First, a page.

Frederick County gun dealers report spike in sales -- Gazette.Net


With uncertainty about the future of federal and state gun-control laws, some Frederick County gun dealers are reporting increased sales.

“Last week was pretty crazy,” said Bob Wilson, owner of Stateline Gun Exchange in Emmitsburg, speaking of the period leading up to Christmas.

He attributed part of the surge to holiday shopping, but said much of it was in response to increased calls for gun-control legislation in the wake of the mass shooting in Newtown, Conn., that left 26 dead, including 20 elementary school students.

Wilson said his store had a record week leading up to Christmas and record sales in 2012, although he declined to provide specific numbers.

Sales usually pick up after elections, such as the one in November, because of uncertainty over what new legislators will do, he said.

Tim Brown, owner of the Gun Shack in Mount Airy, agreed, and said a similar surge followed the 2008 presidential election.

People are buying because they’re unsure what will happen with new gun laws, Brown said.

He said sales started picking up after the November election, and really went into high gear after the Connecticut shooting.

Maryland regulates handguns and certain guns classified as assault weapons but doesn’t regulate rifles or shotguns.

Regulated firearms require a seven-day waiting period, completion of a training course and a background check by Maryland State Police before they can be purchased in Maryland.

Assault weapons and handguns are selling the most, along with ammunition, cases and other products related to guns, Brown said.

“Anything that’s regulated, that’s what’s being bought up,” he said.

The Maryland State Police’s licensing division processed 7,247 gun-purchase applications in November and are projecting more than 8,200 in December, spokesman Sgt. Marc Black said.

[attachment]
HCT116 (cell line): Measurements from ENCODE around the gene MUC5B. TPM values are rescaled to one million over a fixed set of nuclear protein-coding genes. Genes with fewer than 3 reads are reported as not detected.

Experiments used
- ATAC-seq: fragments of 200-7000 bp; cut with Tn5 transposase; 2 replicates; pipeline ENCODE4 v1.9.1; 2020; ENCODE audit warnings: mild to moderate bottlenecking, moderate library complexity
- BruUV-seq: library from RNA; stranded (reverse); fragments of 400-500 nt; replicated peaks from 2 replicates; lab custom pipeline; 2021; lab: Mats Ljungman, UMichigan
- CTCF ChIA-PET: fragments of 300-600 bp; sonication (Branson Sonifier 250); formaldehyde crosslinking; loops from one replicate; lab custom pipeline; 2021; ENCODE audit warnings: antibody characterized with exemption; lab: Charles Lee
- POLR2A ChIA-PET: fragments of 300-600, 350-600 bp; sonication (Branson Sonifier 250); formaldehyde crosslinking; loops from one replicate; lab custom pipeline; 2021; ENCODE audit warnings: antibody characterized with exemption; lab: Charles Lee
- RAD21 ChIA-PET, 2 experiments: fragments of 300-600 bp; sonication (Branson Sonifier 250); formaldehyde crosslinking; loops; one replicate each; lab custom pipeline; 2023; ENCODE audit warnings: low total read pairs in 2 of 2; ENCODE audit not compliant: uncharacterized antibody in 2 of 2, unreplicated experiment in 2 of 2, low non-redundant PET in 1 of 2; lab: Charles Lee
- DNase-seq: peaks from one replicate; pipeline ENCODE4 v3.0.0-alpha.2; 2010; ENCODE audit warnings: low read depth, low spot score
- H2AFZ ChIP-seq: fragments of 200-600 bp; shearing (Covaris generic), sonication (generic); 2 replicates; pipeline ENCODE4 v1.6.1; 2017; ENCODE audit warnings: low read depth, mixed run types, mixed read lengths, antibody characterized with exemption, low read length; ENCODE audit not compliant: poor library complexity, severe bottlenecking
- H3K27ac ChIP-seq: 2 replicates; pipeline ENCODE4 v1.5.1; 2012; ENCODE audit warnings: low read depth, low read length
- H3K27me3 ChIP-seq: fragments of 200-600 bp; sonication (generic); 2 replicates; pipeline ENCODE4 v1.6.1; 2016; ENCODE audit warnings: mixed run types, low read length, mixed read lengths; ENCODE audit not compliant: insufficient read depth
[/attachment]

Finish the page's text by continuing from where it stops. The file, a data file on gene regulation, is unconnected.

In 2011, the department processed 46,339 purchase applications, but are projecting more than 62,000 applications will have been processed in 2012, a more than 30 percent increase, Black said.

Meanwhile, several Maryland lawmakers plan to propose legislation in the General Assembly session that starts Wednesday to ban assault weapons and give police increased authority to track illegal sales.

Sens. Jamie B. Raskin (D-Dist. 20) of Takoma Park and Brian E. Frosh (D-Dist. 16) of Chevy Chase plan to introduce a bill that would ban assault weapons such as the Bushmaster .223-caliber semiautomatic used in the Connecticut shooting.

Another bill would let state police audit gun stores’ records and investigate stores that have lost weapons or the documentation that goes with them.

A similar bill was introduced in the General Assembly in 2012, but failed to make it out of committee, while an assault weapons ban suffered the same fate in 2010.

State Del. Galen Clagett (D-Dist. 3A) of Frederick said he’s sent a letter to Maryland’s congressmen and senators urging them to take on federal gun-control legislation.

He said the nation also needs to provide more money for mental-health care, and take a hard look at violent video games that make killing look easy and fun.

Clagett, the chairman of the county’s House delegation, said he grew up around guns and learned the power they can have, as well as the responsibility that comes with carrying one.

The gun culture is part of America’s history and should be seen as a positive rather than a negative, he said.

“What we’ve done is deny our heritage,” he said.

But he said it’s time to examine the availability of handguns and assault weapons, as well as to outlaw “right to carry” laws and sales of firearms at gun shows.

Coincidentally, the Frederick Fairgrounds will serve as the site of the Silverado Gun Show on Saturday and Sunday, advertising 350 tables for gun dealers, according to the show’s website.

No one should be able to buy a handgun without proof that they’ve completed a safety course and background check, Clagett said.

He remains concerned about the availability of AK-47s and other assault rifles that don’t serve a real purpose for hunting or other legitimate uses.

“What good is that weapon except to kill people?” he asked.

Staff Writer Holly Nunn contributed to this story.